Danish archaeologists discovered a jewellery workshop containing semi-precious gemstones on a small island of Failaka off Kuwait’s coast. The finds date to between 2100 and 1700 BC.
Remains of a bronze foundry was discovered in Szczepidło, central Poland, dating back 3500 years, to the Late Bronze Age. The site was occupied by people of the Tumulus culture, distinguished among others for the practice of burying the dead beneath burial mounds.
Artefacts being 2500 years old were found during a scheduled clearing of a forest area in the district of Wipsowo, northern Poland, from potential unexploded ordnance by sappers in cooperation with archaeologists.
In the vicinity of the largest burial mound ever found in Georgia, in the Kakheti region, archaeologists discovered a settlement site. The mound, being 20 metres high, dates to the Bronze Age.
A rock with a round hole about 1 metre in diameter might have served as a calendar marking the beginning of winter to people living in Sicily 5000 years ago.
Archaeologists found evidence for industrial activities such as metalwork, glasswork and pottery in Tom Maroon, in Iran’s area of Persian Gulf. The site dates back from ancient Bronze Age up to the historic and Islamic periods.
The National Museum of Ireland recently received four items sent anonymously in letters without a post-mark addressed to the “History Museum”. The artefacts are dated to Bronze Age and Viking Age.
40 years after archaeologists discovered burials containing casting molds for axes, razors, and other tools, the finds will be properly researched and published. The 3000-year-old finds from Legnica, south-western Poland, are said to be unique in Europe.
Archaeologists discovered burial mounds dated to the Neolithic and Bronze Age, near Ościsłowo, central-western Poland. Now, the discovery might be used to stop the planned development of an open pit mine that is also being protested by local residents.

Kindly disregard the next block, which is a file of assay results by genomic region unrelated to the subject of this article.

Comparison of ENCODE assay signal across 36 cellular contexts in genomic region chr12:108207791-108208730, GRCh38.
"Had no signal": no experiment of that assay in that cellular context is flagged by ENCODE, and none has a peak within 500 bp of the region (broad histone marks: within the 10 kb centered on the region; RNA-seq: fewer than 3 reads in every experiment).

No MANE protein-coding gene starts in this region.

A discovery of numerous Roman Era artefacts was made off Tunbridge Lane in Bottisham, United Kingdom, where a new housing development is scheduled.
Burial of a young women wearing bronze jewellery, including an elaborate diadem or a crown, was found at Pydna Pieria in Macedonia. The burial is dated to the Late Bronze Age, ca. 1500-1200 BC.
Researchers discovered evidence for industrial pollution in Jordan that originated 7000 years ago due to early stages of developing metallurgy in the period of transition from Late Neolithic to Chalcolithic.
Reassessment of a box of cremated human remains excavated from a cist tomb in 1947 led to a discovery of a a collection of 4000-year-old small bone objects, among which was a bone pommel for a bronze knife – the first to be found on the Isle of Man.
Excavations at Llanfaethlu, West of Anglesey, in north-west Wales, revealed a fourth Early Neolithic house (6000 years old) and extensive archaeological remains, that add up to the three Early Neolithic houses discovered in previous digs.
According to the Portable Antiquities Scheme annual report launched at the British Museum, over 82000 discoveries were made by members of the public, mostly by people who were metal-detecting, in the United Kingdom.
Archaeologists discovered pottery fragments, mounds and the remains of kilns used for drying grain while monitoring the building of the West Link, a road built to ease traffic flow through Inverness, Scotland.
A Bronze Age vessel featuring a human sculpture was found in Yehud, a Tel Aviv suburb, central Israel. The vessel is believed to be 3800 years old.
Archaeologists discovered that the Indus Valley civilisation, that occupied the region of what is now Pakistan and North-west India during the Bronze Age domesticated rice farming far earlier than previously believed.
As government forces drive ISIS terrorists out of Mosul and nearby Nimrud the scale of destruction to one of Iraq’s greatest archaeological treasures comes to light. Once magnificent masterpieces of art are now broken into pieces and bulldozed flat. Moreover, the crippled Mosul Dam threatens to flood vast populated areas filled with archaeological sites with water from the Tigris river.
A cemetery of first Christians in the United Kingdom was unearthed in Norfolk. So far archaeologists uncovered over 80 coffins of Anglo-Saxon Christian community members dating back 1300 years ago.